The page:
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When Will My Accounts Start Consistently Growing Again?

When Will My Accounts Start Consistently Growing Again?

May 18, 2023

Publication Date: March 2, 2023

This seems to be the question most investors are asking these days. And the answers are all over the map. Some people are saying we’ll have a significant market drop in the next few months that rivals the one that happened in 2000.[i] Others are telling people to just stay the course.

Here’s what I’m hearing that resonates with me most.

Investor, Charlie Munger, was Warren Buffet’s longtime partner at Berkshire Hathaway. He said, “Warren and I don’t focus on the froth of the market. We seek out good long-term investments and stubbornly hold them for a long time.” Every investor needs to be patient in a world full of “foolish gamblers” if they want to be successful, Munger went on to say. “Patience can be learned. Having a long attention span and the ability to concentrate on one thing for a long time is a huge advantage.”[ii]

If you want a deeper dive, read on.

Since 1942, there have been six drawdowns of 30% or more for U.S. stocks. The shortest drawdown lasted just 1.1 months (COVID-19 pandemic), while the longest was 18 months (Tech Bubble).[iii]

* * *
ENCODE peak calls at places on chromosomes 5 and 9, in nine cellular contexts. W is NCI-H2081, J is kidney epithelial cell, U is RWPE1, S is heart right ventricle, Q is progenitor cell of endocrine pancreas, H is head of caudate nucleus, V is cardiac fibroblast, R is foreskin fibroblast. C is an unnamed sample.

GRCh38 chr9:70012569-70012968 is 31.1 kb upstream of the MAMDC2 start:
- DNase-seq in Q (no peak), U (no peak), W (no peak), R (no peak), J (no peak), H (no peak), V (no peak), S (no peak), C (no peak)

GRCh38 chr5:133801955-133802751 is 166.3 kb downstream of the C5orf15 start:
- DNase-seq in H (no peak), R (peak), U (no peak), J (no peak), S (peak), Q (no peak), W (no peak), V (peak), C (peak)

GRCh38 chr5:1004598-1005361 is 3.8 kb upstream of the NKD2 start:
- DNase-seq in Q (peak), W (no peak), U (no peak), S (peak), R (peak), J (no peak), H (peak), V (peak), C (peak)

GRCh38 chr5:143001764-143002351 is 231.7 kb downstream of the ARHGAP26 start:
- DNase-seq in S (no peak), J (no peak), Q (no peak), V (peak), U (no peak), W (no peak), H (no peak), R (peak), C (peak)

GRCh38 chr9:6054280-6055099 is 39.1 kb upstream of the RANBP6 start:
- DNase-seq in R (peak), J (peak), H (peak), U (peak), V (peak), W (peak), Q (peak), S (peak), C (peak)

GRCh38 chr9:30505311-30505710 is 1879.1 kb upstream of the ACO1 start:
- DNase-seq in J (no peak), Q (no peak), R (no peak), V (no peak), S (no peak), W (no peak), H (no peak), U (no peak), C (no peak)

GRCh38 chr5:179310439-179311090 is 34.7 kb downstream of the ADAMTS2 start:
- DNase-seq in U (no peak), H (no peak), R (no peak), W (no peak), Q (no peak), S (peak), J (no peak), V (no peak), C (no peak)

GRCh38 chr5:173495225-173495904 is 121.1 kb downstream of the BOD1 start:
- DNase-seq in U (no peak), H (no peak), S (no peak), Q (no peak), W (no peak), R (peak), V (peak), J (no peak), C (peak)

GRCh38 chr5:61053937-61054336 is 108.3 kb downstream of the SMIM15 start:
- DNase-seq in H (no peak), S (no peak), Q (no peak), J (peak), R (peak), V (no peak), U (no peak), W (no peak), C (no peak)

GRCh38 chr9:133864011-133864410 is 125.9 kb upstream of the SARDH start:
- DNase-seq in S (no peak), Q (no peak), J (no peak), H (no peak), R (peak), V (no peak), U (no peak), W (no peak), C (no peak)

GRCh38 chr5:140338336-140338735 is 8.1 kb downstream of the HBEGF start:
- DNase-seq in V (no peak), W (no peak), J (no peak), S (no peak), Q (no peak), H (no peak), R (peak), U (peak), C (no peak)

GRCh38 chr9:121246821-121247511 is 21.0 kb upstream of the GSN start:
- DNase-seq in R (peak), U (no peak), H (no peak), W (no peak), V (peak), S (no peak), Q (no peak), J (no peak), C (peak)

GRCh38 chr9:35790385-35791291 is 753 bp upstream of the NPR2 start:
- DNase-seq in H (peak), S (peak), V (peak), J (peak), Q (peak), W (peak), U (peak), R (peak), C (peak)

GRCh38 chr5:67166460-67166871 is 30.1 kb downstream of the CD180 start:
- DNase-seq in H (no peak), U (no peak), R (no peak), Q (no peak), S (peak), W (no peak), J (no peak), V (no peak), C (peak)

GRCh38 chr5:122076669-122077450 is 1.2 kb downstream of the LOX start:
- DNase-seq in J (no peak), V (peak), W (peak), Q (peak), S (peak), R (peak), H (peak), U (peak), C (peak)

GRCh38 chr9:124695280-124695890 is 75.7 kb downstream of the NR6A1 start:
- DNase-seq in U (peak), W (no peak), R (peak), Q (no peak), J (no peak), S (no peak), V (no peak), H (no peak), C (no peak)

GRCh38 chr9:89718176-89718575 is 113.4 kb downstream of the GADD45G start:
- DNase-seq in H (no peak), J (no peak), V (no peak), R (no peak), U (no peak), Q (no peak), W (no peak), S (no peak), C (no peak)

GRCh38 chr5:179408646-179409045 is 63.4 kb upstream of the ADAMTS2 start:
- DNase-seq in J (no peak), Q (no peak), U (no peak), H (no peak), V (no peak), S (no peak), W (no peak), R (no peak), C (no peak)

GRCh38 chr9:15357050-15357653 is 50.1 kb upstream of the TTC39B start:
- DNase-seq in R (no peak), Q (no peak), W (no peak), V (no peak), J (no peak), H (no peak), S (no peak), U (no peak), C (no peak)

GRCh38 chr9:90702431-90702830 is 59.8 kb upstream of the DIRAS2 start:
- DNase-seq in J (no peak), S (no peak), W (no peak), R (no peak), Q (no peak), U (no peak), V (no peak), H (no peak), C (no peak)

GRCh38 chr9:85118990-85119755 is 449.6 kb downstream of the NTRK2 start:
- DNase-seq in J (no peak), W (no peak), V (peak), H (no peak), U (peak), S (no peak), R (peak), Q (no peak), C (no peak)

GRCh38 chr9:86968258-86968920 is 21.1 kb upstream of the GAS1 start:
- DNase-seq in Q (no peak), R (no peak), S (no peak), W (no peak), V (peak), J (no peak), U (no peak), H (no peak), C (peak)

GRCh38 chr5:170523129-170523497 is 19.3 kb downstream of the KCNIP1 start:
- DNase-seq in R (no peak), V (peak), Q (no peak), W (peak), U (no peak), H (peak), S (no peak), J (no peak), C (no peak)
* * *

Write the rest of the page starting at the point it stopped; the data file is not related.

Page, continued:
What happens after a drawdown? Historically, the market expanded over the next seven years and delivered a total return of 225%, on average. On average, during those big drops outlined above, the market declined 43% for 343 days (less than a year). That meant your accounts were nearly halved over the course of a year! That’s both scary and painful.

And if home values continue to decline due to the slowing market, it can feel like your worth…or net worth…is suffering.

But historically, drawdown time was followed by an average six and a half years of market expansion!

This is not a prediction of what will happen in the future as past performance is not a guarantee of future performance; but it does offer some perspective.

What we know is that the Federal Reserve is going to meet in March and in May and is expected to raise interest rates .25% at both meetings.[iv] There is even talk of raising rates in July’s meeting. The goal of these rate hikes has been to bring down inflation. The Fed was clearly late to the game in influencing monetary policy, which I believe has largely contributed to the economic place we're in now.

If we continue to see strong consumer spending, growing consumer debt, and a robust labor market, we’re likely going to continue to see rate hikes. This means your dollar won’t go as far, and with the worsening home market your home value may decrease even further.

If we’re going to get back to the Fed’s goal of inflation that’s 2% or less, it may be a bumpy ride to get there.

The S&P 500 fell 2.61% in February 2023, wiping out nearly half of its gain year to date.[v]